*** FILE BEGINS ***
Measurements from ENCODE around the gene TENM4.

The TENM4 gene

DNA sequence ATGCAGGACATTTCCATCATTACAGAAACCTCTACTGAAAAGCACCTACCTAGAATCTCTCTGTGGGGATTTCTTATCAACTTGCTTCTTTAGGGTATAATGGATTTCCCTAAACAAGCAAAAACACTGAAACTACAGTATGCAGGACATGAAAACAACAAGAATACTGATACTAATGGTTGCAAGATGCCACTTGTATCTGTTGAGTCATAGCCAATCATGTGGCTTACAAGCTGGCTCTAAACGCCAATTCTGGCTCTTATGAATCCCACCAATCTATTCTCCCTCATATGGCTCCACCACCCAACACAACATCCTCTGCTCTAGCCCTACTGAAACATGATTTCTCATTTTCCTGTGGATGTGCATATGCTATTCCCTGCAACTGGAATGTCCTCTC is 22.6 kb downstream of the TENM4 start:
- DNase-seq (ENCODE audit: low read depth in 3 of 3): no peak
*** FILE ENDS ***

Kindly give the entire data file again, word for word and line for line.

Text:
Measurements from ENCODE around the gene TENM4.

The TENM4 gene

DNA sequence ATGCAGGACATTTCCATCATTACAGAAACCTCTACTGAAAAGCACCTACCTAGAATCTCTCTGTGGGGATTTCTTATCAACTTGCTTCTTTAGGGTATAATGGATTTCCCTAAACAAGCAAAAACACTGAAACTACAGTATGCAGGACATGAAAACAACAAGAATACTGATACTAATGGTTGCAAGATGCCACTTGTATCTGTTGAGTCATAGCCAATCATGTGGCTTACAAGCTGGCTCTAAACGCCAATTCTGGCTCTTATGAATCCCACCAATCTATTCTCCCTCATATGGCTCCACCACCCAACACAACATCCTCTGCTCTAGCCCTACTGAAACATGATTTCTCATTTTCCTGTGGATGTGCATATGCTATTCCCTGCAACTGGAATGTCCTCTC is 22.6 kb downstream of the TENM4 start:
- DNase-seq (ENCODE audit: low read depth in 3 of 3): no peak